By Phil Brown
Winter came a little late this year, but it’s here, and people are climbing the ice again in the Keene Valley and elsewhere in the region.
Many people don’t see the appeal of going up frozen waterfalls with sharp crampons and sharp tools. When I finally tried (at age 59), I quite enjoyed it, although I hadn’t played the sport seriously yet. In anticipation of climbing more this winter, I read a new guide, How to Ice Climb! (Falcon, 2021), by Sean Isaac and Tim Banfield, two Canadian experts.
Now reading a book is not the way to learn how to ice climb. For this, you need to hire a guide or find a competent mentor. However, climbers of all skill levels will find great value in this excellent manual. The authors cover all aspects of the sport – equipment, expedition planning, climbing techniques, riding, belaying, anchor building, safety precautions – in clear and simple English . The instructions are illustrated with dozens of color photographs.
As a bonus, famed mountaineer Steve House wrote a chapter on training (it’s not just about pull-ups). Conrad Anker, another world class climber, wrote a short foreword.
I found the chapter entitled “Ice Movement” particularly useful. It explains and illustrates the correct sequence of body movements and positions when vertical ice climbing and outlines six exercises you can practice at your local crag. One way to improve footwork and balance, for example, is to climb relatively easy ice on the top rope with just one ice axe.
Everyone should read the “Leading Ice” chapter. Even if you’re not a lead climber, it helps to understand your partner’s demands as well as the rope work being used to protect both of you. Also, some of the information about belaying is directed at the follower. The authors recommend that the belayer position themselves to the side rather than directly under the lead climber to avoid falling ice.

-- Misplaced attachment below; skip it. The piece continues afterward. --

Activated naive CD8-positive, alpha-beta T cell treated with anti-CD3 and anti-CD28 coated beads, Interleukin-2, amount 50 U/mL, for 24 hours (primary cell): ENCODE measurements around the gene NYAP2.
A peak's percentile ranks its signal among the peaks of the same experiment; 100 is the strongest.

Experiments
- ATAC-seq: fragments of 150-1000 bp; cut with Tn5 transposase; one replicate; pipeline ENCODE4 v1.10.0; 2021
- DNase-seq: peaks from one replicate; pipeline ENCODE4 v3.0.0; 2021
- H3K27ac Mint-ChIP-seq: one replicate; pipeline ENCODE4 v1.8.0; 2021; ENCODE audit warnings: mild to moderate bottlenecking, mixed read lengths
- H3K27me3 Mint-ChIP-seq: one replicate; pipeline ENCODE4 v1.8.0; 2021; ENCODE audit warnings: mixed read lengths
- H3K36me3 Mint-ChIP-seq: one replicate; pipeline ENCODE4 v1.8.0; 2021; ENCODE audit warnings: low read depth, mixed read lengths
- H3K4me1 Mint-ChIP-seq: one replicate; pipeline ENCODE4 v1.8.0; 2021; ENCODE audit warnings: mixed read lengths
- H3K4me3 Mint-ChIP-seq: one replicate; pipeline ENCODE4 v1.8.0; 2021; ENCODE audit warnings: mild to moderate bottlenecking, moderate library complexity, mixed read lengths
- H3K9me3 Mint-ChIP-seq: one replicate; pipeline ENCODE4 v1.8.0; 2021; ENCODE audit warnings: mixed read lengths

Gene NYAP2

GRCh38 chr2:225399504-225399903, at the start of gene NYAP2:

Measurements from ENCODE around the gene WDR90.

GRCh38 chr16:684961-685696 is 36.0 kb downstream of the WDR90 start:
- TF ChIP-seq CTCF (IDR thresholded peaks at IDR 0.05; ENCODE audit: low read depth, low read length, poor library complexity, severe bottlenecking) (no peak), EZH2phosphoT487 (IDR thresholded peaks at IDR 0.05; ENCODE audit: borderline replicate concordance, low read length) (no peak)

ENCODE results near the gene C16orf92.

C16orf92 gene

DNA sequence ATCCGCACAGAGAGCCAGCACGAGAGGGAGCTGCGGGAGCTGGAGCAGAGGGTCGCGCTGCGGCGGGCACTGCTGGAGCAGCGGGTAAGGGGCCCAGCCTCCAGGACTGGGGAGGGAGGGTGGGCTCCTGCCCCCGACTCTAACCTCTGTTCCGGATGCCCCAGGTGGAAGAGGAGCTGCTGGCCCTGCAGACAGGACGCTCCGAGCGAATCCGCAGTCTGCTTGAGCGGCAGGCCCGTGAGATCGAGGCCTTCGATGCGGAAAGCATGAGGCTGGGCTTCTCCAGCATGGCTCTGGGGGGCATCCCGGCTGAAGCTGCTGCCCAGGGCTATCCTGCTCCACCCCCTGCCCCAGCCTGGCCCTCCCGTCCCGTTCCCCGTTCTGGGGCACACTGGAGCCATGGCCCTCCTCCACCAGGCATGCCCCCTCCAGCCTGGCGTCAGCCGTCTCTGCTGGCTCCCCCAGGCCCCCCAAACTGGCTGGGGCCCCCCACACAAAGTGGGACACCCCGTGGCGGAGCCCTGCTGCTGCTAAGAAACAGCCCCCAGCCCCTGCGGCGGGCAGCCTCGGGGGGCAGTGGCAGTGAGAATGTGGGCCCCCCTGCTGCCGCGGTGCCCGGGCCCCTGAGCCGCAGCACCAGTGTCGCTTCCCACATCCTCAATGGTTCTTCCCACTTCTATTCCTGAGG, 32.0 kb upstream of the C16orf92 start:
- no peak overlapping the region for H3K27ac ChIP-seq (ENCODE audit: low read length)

Leaders protect themselves by attaching the rope to the ice screws as they climb.
The “Technical Systems” chapter explains how to prepare ice for a screw, how to twist a screw and where to place the screws during climbing and when building an anchor at the end of a pitch. If you’re wondering if an ice screw will really withstand a drop, you’re in luck. In two appendices, the book offers scientific studies on the holding power of ice screws and ice anchors (lots of math and graphics). Protection works if done right, but many factors influence the reliability of ice screws and anchors. It is wise to adhere to the adage “The leader must not fall”.
The Adirondacks are mentioned in the “Destinations” chapter, which briefly describes eleven ice climbing locations in North America. The paragraph on the Adirondacks identifies four climbs by name: Chouinard’s Gully, Chapel Pond Slab, Power Play and Positive Thinking. “If you’re looking for more of a backcountry experience, try visiting the Lake Avalanche area,” the authors advise. They also give a shout to the Adirondack International Mountainfestsponsored by Mountaineer.
Chouinard’s Gully, named after the legendary Yvon Chouinard, is one of the most popular multi-terrain courses in the Adirondacks. During my first ice climbing, I went up to Chouinard with Don Mellor, the author of Blue Lines: A Guide to Ice Climbing in the Adirondacks, and wrote about the Adirondack Explorer experience.
You could spend your life climbing all the ice in the Adirondacks, but if you’re looking to travel, you might find three other destinations mentioned in the book that are within a day’s drive of our area: Willoughby Lake in the Vermont, the White Mountains of New Hampshire and cliffs along the St. Lawrence River in Quebec.
If you’re an ice climbing addict, you might want to consider embarking on Steve House’s ambitious training program. It involves pull-ups, incline pull-ups, sit-ups, side planks, hanging leg raises, dips, toe raises, burpees, turkish holds and much more. He acknowledges that “if you’re over 25,” you might need an extra day to recover from such workouts. What if you are over 65?
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